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Did You Ever Notice... Frodo's Return to the Shire Costume?

Arwen's daughter
Half-elven


Mar 29 2009, 4:23am

Post #1 of 14 (4836 views)
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Did You Ever Notice... Frodo's Return to the Shire Costume? Can't Post


This is one of those costumes that we don't have a lot of information for, sadly. But the ROTK EE galleries give us a lot of pictures to play with.

From Ngila Dickson, via The Art of ROTK:

"Frodo's costume for this scene represented clothing gifted to the Hobbits from the Elves, to honor their heroism and send them home in grand manner. Much experimentation went into these fabrics. These pieces were filmed very early in film one, and we had been working in quite complex over dye techniques, looking for lush color with an antique quality. We carried this idea even further by using a bleach paste to create the design in the velvet. It is a very difficult medium, with many attempts needed to get close to an even result. However, in this case, its very unevenness worked for us, helping to create the sense of jewel-like coloring and faded grandness. The beautiful green and purple colors used in these costumes were perfect for Frodo, with those exceptional eyes."

The first layer of this costume is a pair of grey velvet pants (which wouldn't be my first choice for riding) and a cheap black shirt with some unusual sleeves attached. Because the shirt would never be seen, they used a cheap black cotton instead of a better (and more expensive) fabric.





What I first took to be some sort of metallic knit fabric I now believe is very, very fine chainmail. Unless, of course, it's a metallic fabric that's meant to mimic chainmail. Wink If better pictures exist to confirm what these sleeves are, I'd love to find them one day.



And then we get this fabulous tunic. It's a silk velvet fabric that's been printed with a bleach paste, which strips the color out of the fabric wherever it's used.



The buttons are a swirl of gold wire. I'm fairly sure that these are only decorative as you can see hooks and eyes above and below them that would actually be holding the shirt closed.



Note the Elvish shape of the sleeve.



And then we get this fantastic velvet cape.



It's built very differently than the Fellowship cloaks. Those were made with a semi-circle of fabric. This has a large gore in the back, a triangular piece of fabric that adds bulk to the cloak but allows you to use less fabric. This cloak also comes over the shoulder and would close all the way down in front, unlike the Fellowship cloaks.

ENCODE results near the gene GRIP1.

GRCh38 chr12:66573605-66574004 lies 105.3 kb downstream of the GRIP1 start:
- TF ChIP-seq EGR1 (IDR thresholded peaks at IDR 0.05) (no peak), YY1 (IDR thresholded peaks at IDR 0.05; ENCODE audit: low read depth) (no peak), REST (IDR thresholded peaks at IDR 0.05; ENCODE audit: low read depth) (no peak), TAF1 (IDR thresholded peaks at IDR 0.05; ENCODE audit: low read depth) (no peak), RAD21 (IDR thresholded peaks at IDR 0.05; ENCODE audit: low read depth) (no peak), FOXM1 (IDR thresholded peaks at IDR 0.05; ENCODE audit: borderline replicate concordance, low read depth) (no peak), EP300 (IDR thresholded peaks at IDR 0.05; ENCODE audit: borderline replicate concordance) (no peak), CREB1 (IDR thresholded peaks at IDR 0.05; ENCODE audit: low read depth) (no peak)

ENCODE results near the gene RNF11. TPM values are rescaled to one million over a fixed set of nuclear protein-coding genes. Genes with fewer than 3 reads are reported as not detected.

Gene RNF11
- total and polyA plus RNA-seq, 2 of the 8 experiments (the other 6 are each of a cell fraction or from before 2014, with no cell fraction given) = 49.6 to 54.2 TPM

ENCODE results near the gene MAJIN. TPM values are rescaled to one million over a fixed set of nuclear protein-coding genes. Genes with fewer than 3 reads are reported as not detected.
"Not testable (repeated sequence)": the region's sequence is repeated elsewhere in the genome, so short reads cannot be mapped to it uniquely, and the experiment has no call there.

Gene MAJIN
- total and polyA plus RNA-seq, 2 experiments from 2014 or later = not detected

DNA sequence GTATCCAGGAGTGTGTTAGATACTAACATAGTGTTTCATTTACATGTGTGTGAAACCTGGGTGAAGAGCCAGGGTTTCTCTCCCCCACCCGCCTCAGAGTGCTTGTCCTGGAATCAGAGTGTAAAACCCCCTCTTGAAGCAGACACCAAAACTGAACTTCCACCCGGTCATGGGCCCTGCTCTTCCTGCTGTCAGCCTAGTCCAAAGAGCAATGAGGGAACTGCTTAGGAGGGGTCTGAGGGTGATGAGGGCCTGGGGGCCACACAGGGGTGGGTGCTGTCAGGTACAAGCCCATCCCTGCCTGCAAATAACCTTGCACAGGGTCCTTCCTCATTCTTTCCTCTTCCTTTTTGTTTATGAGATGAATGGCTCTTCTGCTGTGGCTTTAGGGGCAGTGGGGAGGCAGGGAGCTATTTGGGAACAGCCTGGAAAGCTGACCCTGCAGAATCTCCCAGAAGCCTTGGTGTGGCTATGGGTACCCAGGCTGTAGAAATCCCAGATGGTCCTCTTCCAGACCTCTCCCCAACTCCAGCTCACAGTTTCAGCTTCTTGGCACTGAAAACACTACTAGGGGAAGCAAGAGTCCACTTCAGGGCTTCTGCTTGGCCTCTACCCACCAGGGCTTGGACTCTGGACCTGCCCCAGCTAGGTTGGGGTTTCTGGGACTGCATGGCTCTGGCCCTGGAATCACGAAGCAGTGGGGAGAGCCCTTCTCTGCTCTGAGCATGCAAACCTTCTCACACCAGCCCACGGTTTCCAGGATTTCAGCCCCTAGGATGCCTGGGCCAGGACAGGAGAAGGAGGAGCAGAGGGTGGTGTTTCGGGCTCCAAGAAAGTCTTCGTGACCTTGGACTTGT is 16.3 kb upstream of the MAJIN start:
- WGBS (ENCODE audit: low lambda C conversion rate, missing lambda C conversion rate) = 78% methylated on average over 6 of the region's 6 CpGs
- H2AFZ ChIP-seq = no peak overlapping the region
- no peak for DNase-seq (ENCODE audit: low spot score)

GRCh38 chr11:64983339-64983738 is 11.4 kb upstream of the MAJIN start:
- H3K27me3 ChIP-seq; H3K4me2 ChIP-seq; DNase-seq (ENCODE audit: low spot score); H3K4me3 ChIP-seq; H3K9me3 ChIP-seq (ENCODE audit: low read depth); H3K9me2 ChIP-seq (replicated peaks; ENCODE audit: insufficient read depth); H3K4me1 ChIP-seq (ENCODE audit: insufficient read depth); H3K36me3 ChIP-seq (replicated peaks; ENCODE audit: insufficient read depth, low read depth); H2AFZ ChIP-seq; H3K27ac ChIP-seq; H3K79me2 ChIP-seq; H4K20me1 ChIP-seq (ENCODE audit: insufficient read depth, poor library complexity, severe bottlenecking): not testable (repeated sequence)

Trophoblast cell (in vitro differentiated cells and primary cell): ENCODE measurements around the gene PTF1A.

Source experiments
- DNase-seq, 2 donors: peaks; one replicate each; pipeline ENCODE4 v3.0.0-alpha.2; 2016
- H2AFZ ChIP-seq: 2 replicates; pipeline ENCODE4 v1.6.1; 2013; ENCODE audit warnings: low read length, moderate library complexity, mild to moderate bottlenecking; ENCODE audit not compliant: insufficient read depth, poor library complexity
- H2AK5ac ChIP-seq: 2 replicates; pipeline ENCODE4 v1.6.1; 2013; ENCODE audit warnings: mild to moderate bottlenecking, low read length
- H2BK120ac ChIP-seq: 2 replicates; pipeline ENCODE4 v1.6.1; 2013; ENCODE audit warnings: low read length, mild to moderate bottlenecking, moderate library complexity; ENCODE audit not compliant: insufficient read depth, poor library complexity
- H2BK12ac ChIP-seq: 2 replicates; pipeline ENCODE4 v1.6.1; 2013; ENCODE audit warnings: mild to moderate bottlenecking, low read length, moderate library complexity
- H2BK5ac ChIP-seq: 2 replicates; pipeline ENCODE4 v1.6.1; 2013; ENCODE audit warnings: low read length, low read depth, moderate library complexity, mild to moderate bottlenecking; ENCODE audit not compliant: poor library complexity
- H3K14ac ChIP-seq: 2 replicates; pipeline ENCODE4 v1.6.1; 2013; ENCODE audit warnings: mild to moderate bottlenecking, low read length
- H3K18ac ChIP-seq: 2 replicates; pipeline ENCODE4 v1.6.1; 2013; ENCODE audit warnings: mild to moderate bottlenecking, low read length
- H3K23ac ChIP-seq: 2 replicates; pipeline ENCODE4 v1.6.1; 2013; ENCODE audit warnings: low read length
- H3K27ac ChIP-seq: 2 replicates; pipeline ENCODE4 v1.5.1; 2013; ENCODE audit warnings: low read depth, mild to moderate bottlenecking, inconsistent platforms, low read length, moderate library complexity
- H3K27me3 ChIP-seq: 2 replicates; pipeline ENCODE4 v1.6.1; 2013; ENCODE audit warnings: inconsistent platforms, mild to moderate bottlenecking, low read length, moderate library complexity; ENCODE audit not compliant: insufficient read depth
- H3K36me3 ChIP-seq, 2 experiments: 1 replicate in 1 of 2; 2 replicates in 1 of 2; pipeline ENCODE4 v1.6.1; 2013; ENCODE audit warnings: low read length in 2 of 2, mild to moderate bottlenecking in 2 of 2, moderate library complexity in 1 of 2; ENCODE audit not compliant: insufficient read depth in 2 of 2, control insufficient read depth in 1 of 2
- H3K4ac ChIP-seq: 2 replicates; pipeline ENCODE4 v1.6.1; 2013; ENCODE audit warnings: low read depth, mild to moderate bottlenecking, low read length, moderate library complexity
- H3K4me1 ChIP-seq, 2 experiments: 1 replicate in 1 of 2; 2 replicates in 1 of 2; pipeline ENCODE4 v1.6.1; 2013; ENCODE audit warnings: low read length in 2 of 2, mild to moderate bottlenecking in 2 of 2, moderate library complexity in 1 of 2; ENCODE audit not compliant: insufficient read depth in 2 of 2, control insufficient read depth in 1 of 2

It's not a hood in the back, but a cowl, a sort of gathered collar.



I don't think the decoration on this cape is the same as the tunic. Rather than a bleach paste, I think this is devore, a technique that uses chemicals to strip the fuzzy part (the nap) from the velvet. Again, I'd love to find better pictures to prove it (or the actual garment, itself Cool). And how could they not use the Lorien clasp?



The outfit is topped off with Sting.



Sadly, I have no where to send you guys for more pictures or details.

So, any thoughts?



Did You Ever Notice? is a series taking a look at the detail in LOTR one costume at a time. It follows no particular schedule and no particular order. You can always find previous discussions over at my Costume Discussion Archive.



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Ataahua
Superuser / Moderator


Mar 29 2009, 4:52am

Post #2 of 14 (3668 views)
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I'm always surprised [In reply to] Can't Post

by how much detail there are these costumes than what we can readily pick up on screen. I couldn't have told you if there was a pattern to Frodo's green tunic - or even if it *was* green, given the bare seconds we saw it in the movie. Yet the costumers worked how long on getting this right?

Talk about your attention to detail.

By the way, why wouldn't velvet be your first choice of riding pants? Is it because of lack of comfort, or the material not being particularly hard-wearing, or something else?

Celebrimbor: "Pretty rings..."
Dwarves: "Pretty rings..."
Men: "Pretty rings..."
Sauron: "Mine's better."

"Ah, how ironic, the addictive qualities of Sauronís master weapon led to its own destruction. Which just goes to show, kids - if you want two small and noble souls to succeed on a mission of dire importance... send an evil-minded b*****d with them too." - Gandalf's Diaries, final par, by Ufthak.


Ataahua's stories


debo
Rohan

Mar 29 2009, 5:41am

Post #3 of 14 (3787 views)
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Beautiful!! [In reply to] Can't Post